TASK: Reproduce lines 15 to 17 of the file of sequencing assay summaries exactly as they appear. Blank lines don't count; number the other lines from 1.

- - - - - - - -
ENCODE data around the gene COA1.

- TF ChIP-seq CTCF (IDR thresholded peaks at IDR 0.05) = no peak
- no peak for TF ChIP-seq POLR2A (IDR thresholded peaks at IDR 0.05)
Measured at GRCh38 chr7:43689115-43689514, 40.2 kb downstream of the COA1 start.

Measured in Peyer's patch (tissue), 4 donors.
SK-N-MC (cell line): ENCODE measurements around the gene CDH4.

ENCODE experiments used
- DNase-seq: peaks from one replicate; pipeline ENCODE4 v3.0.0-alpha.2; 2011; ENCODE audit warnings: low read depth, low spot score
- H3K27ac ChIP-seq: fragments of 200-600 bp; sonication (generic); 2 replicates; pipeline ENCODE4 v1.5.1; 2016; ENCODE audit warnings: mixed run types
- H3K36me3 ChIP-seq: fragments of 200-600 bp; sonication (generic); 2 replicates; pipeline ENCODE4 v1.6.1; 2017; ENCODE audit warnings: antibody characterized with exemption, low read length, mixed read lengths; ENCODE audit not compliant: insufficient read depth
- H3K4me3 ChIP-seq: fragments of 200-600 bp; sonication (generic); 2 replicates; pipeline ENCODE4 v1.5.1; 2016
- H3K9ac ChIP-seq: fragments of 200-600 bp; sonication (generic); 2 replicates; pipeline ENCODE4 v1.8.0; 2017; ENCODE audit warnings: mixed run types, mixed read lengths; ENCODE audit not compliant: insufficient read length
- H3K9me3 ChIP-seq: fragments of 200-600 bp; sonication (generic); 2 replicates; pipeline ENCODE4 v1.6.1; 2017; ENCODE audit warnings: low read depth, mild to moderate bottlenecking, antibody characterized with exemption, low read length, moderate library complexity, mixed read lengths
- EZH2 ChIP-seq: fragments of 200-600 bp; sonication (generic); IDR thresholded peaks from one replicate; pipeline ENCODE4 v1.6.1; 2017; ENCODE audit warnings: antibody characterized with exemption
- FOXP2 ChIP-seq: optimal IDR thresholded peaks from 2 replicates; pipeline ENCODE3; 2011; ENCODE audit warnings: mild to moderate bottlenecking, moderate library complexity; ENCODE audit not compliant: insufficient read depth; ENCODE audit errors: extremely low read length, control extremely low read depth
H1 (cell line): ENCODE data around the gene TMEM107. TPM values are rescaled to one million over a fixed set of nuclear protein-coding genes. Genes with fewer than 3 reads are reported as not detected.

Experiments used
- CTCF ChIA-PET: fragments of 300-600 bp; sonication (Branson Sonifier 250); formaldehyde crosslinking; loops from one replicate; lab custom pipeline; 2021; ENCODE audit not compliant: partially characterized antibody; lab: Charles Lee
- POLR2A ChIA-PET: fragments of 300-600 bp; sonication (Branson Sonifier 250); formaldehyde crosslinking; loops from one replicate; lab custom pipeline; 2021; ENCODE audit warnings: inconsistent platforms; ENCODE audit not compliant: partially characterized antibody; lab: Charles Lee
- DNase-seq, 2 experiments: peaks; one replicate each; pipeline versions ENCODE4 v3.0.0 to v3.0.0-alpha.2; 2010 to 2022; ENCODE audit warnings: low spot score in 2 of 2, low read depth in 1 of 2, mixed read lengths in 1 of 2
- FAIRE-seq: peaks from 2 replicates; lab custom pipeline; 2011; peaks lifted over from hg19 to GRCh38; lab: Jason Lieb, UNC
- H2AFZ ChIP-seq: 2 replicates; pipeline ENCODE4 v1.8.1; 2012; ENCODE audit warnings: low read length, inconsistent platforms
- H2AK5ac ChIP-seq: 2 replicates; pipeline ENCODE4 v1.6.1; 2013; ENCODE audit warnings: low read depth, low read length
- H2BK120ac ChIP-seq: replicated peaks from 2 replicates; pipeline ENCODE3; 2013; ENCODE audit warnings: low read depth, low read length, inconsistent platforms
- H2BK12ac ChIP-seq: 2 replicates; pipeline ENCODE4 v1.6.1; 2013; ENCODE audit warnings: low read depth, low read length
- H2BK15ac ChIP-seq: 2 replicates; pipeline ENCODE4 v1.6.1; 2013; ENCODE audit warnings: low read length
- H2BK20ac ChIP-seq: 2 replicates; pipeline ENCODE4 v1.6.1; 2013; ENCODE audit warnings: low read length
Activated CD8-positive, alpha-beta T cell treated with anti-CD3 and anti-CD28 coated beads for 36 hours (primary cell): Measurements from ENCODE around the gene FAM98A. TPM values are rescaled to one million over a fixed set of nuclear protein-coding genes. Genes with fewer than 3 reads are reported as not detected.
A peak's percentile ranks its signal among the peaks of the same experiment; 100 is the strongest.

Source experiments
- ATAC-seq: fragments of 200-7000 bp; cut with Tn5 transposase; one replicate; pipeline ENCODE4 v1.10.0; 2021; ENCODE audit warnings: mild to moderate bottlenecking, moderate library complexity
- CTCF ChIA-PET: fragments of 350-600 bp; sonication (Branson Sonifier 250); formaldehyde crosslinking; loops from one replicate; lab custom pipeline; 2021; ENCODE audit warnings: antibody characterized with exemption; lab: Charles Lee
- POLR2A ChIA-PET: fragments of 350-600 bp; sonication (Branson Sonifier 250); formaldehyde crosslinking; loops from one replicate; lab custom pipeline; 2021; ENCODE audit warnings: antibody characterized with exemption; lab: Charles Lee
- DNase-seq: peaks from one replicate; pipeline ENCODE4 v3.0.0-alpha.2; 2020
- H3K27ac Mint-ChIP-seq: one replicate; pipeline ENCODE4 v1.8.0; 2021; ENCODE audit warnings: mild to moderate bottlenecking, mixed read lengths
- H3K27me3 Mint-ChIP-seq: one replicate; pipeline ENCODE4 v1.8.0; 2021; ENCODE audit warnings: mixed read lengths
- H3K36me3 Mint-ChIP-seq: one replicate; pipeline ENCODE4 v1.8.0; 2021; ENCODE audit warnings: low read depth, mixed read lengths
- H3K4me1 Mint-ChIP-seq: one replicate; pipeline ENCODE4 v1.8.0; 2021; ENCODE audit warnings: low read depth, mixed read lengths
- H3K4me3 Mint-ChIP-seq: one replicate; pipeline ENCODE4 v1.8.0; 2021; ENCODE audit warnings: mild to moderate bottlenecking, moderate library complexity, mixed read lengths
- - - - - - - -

- FOXP2 ChIP-seq: optimal IDR thresholded peaks from 2 replicates; pipeline ENCODE3; 2011; ENCODE audit warnings: mild to moderate bottlenecking, moderate library complexity; ENCODE audit not compliant: insufficient read depth; ENCODE audit errors: extremely low read length, control extremely low read depth
H1 (cell line): ENCODE data around the gene TMEM107. TPM values are rescaled to one million over a fixed set of nuclear protein-coding genes. Genes with fewer than 3 reads are reported as not detected.

Experiments used